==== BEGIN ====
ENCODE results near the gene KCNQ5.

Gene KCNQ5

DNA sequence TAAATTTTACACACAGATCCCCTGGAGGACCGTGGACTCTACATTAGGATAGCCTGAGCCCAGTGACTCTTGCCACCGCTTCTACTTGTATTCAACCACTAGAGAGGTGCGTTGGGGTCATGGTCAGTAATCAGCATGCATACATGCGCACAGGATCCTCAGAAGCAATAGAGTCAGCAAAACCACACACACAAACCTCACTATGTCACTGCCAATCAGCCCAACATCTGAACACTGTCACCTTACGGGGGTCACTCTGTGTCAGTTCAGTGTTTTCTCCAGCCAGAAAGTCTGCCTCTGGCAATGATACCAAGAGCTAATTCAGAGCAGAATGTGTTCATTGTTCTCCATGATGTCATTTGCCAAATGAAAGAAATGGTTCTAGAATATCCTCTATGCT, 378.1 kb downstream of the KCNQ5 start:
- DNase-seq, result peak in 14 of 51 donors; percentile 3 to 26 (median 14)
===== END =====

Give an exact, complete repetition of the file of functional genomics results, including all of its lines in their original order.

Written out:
ENCODE results near the gene KCNQ5.

Gene KCNQ5

DNA sequence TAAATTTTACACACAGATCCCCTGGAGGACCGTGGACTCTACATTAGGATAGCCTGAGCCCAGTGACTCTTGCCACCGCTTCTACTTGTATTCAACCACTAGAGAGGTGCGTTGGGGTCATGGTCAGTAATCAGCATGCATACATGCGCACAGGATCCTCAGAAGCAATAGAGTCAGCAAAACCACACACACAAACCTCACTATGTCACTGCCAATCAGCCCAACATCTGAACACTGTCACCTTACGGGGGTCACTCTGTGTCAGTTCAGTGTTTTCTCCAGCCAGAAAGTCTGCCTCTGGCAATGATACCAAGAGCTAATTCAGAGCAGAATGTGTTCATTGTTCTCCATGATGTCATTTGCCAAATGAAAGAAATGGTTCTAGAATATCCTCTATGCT, 378.1 kb downstream of the KCNQ5 start:
- DNase-seq, result peak in 14 of 51 donors; percentile 3 to 26 (median 14)